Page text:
Pakistan's Habib Bank kicked out of New York over terror funding; fined $225 million
BT Online September 8, 2017
Pakistan's biggest lender Habib Bank has been slapped with a $225 million fine before shutting down in US by New York state's banking regulator, the New York State Department of Financial Services.
The enforcement action by the Department of Financial Services (DFS) on Habib Bank is the first time in the history of New York state when a bank has been ordered to shut down, besides being ordered to pay a hefty fine on charges of suspicious transactions relating to terror funding.
Headquartered in Karachi, the Pakistani government is the majority owner of Habib Bank. The New York banking operations regulator had earlier penalised Habib Bank for over 53 violations allegedly committed at its New York branch.
The regulator had flagged Habib Bank's dealing with Al Rajhi Bank, the largest private bank in Saudi Arabia, saying that a report released by the U.S. Senate Permanent Subcommittee on Investigations had linked its owners to organizations associated with financing terrorism after the 9/11 terrorist attack, including that one of the bank's founders was an early financial benefactor of al Qaeda.
Al Rajhi transactions represents approximately 24 percent of the total number of transactions conducted through the New York Branch of Habib Bank, the regulator said.
Habib Bank had failed to correct serious weaknesses first identified more than a decade ago. By 2015, the DFS found, the bank's compliance function was in an even worse state, lacking the most basic of controls on money-laundering and customer screening, Maria T Vullo, Superintendent of Financial Services, said in the statement of charges.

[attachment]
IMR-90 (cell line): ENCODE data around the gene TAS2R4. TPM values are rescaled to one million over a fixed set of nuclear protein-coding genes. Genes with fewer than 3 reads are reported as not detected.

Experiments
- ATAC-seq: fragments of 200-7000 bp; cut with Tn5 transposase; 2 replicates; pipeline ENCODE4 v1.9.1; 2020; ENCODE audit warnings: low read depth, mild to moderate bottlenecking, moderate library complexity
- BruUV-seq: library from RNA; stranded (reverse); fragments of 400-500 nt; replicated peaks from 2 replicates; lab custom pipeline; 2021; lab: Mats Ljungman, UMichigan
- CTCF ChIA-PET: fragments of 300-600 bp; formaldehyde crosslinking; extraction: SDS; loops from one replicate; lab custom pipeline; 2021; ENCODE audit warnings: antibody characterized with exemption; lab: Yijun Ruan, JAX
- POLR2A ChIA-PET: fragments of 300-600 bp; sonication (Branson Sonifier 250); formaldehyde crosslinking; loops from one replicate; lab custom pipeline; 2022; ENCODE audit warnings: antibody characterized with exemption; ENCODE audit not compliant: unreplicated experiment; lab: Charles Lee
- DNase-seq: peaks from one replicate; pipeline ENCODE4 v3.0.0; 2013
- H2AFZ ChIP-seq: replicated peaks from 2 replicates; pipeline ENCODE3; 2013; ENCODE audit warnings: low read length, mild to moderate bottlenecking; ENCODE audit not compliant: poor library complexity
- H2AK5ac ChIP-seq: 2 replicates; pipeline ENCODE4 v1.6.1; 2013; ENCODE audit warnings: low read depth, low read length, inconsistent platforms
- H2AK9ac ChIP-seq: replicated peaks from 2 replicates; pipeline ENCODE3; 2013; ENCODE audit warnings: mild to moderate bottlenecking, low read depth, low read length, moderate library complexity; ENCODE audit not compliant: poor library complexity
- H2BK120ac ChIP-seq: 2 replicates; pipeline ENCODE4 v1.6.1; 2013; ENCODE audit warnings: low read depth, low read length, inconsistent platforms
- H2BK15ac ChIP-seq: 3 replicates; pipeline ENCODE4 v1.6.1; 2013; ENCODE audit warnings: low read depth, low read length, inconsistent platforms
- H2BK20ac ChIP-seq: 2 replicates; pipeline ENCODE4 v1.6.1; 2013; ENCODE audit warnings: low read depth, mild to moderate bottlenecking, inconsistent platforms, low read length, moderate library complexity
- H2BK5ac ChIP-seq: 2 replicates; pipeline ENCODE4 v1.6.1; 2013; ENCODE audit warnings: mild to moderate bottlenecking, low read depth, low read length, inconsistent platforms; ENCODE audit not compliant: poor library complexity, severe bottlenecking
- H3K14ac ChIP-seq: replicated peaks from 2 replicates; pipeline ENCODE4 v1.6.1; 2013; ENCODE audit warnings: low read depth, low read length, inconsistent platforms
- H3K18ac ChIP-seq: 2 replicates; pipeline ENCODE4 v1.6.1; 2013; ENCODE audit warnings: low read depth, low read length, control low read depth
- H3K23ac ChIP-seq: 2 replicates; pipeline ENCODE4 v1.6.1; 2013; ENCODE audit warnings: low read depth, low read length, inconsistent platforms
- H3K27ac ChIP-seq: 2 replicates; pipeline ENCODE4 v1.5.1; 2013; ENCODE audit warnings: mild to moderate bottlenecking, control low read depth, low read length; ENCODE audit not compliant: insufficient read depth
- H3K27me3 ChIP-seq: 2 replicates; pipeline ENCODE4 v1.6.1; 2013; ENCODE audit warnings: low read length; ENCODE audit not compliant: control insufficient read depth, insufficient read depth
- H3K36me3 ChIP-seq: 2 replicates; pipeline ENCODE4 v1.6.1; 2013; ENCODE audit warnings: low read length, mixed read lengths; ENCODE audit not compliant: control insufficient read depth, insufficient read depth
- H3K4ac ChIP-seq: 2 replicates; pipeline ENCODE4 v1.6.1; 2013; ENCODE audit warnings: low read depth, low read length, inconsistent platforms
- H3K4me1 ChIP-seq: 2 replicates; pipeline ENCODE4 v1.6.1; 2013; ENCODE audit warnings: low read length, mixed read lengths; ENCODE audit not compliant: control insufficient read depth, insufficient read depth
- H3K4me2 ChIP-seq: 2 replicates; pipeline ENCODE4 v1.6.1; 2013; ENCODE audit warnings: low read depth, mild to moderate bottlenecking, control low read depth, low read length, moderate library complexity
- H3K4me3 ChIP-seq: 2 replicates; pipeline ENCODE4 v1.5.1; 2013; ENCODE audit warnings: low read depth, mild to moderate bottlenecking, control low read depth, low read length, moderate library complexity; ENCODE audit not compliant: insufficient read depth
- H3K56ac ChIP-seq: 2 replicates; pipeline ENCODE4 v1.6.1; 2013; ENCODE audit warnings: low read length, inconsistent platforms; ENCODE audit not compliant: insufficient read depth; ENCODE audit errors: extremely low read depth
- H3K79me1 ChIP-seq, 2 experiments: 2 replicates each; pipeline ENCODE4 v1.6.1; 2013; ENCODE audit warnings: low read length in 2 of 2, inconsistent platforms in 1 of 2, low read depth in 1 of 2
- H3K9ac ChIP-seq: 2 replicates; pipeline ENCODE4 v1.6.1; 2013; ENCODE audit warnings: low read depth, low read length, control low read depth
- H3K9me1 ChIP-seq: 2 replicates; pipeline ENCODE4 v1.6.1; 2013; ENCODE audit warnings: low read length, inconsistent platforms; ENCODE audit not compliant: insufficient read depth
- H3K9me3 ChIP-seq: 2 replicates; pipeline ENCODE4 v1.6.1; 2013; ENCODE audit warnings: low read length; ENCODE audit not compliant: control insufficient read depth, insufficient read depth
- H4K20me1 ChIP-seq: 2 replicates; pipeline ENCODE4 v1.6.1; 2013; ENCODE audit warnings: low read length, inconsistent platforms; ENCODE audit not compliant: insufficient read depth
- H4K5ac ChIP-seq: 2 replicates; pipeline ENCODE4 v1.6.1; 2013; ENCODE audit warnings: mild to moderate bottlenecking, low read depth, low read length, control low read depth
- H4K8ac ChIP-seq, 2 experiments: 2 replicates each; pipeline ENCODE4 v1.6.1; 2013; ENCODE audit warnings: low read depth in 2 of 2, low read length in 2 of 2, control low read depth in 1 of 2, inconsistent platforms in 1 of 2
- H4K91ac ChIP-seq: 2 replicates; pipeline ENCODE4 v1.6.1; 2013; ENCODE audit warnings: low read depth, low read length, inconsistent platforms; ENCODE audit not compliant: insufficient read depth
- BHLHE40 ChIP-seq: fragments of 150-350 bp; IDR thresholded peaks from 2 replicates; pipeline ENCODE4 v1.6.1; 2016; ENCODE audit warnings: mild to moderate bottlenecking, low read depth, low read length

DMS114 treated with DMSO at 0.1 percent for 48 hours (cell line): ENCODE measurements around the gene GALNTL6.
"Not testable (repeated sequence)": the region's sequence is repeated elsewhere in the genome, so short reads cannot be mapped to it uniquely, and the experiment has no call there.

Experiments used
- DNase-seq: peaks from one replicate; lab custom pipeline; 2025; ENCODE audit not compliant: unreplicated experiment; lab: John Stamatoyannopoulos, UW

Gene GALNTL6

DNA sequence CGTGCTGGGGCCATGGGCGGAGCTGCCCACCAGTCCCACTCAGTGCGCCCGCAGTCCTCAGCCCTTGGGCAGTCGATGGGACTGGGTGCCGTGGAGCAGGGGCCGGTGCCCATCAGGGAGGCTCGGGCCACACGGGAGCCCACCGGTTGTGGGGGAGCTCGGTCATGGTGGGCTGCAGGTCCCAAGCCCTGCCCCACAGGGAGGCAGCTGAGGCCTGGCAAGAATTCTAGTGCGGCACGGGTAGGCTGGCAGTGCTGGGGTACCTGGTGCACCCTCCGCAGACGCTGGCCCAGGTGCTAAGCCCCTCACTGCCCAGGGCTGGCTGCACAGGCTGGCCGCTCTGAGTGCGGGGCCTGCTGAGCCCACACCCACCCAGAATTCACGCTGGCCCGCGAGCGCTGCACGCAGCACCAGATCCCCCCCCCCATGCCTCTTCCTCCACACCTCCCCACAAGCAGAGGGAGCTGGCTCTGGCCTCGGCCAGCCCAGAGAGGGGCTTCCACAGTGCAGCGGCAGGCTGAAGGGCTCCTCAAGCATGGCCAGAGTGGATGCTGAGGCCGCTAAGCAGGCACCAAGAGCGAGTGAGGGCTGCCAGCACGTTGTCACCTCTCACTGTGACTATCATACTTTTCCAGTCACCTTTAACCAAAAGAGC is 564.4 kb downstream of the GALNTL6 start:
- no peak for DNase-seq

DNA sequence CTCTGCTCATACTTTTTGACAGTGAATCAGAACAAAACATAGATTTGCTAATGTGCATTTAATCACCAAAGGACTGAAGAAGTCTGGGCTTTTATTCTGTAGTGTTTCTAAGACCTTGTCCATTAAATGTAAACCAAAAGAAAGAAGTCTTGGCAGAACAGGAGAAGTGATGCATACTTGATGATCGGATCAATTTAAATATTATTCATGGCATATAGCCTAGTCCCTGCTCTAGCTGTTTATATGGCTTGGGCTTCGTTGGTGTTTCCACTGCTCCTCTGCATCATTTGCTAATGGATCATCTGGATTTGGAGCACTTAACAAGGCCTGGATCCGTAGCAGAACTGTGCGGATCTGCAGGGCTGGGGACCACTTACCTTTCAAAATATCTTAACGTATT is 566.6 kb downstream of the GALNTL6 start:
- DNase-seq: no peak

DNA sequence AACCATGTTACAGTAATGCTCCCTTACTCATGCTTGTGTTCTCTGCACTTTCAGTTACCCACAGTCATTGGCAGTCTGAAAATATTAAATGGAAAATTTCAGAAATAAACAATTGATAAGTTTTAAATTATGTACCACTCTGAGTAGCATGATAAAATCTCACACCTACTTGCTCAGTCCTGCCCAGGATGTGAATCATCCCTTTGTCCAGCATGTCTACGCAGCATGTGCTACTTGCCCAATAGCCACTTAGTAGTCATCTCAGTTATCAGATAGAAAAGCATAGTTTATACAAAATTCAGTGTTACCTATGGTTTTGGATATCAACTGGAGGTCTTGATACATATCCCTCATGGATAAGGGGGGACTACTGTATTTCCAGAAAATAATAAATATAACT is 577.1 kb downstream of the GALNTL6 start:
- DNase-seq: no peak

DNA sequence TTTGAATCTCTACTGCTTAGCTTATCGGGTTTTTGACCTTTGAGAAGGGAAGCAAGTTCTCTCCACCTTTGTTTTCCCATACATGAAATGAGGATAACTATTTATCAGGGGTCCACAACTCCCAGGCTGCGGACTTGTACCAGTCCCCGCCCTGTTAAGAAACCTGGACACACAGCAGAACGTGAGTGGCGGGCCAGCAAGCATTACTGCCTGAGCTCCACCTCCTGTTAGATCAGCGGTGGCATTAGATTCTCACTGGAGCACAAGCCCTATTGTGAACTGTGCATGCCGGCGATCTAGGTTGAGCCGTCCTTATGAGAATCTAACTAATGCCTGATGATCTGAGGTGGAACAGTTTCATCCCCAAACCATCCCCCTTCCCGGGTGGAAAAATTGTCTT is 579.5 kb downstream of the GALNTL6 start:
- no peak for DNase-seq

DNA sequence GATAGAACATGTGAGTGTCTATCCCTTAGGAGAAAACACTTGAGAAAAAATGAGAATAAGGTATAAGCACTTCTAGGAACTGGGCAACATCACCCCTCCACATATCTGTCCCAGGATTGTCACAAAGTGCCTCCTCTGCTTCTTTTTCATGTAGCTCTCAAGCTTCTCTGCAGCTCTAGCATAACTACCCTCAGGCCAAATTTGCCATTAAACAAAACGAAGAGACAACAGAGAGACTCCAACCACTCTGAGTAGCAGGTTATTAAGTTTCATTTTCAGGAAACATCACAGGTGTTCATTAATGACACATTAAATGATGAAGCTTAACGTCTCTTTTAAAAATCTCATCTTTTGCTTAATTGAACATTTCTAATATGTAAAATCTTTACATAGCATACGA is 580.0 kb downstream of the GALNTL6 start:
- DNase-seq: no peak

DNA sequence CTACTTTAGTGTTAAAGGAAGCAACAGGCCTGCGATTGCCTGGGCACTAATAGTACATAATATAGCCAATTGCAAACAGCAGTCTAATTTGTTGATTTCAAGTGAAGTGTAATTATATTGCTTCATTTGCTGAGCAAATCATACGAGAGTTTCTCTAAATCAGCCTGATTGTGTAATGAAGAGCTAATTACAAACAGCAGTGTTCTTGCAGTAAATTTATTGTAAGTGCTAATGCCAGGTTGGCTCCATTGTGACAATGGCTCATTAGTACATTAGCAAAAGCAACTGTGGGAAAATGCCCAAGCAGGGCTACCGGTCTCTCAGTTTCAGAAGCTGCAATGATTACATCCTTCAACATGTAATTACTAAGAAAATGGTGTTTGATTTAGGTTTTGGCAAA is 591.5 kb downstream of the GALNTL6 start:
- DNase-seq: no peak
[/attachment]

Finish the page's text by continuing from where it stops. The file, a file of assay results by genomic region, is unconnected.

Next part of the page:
In what could be a serious indictment of Habib Bank's senior management, the DFS said Habib Bank's recent misconduct has produced grave risks to itself, to banking institutions in New York State and the US, and to the financial system as a whole. Although the Bank has been given more than sufficient opportunity to rectify its deficiencies, it has utterly failed to do so -demonstrating a sheer inability to accomplish remediation, a stubborn unwillingness to do so, or both.
Department's investigation also revealed that Habib Bank completely excluded screening of more than 4,000 transactions, apparently because the parties involved were listed on what is known as a so-called "good guy" list - a list of customers who purportedly have been screened and identified as very low risk. The Department's investigation determined that a 7 substantial number of parties were improperly included on the Habib Bank "good-guy" list.
Around 154 terms included in Habib Bank's "good guy" list corresponded to identical entries that were included on the Specially Designated Nationals and Blocked Persons List, which is a list of parties prohibited from transactions by the U.S. Treasury Department. The "good-guy" list included prohibited persons and entities identified on the SDN List. Some of the suspicious transactions at Habib Bank include a transactions involving the leader of a Pakistani terrorist group and a known international arms dealer, the regulator said the statement of charges.
The Department's investigation has identified nearly 200 additional instances of suspicious activity that were never identified or reported by the Branch. These transactions include a variety of suspicious characteristics, such as payments lacking economic purpose (eg. a payment to a technology company for leather goods), it added.
The DFS said in a legal filing last month that it was seeking to fine the Habib Bank up to $630 million for "grave" compliance failures relating to anti-money laundering and sanctions rules at its only U.S. branch."DFS will not stand by and let Habib Bank sneak out of the United States without holding it accountable for putting the integrity of the financial services industry and the safety of our nation at risk," Vullo said in a statement.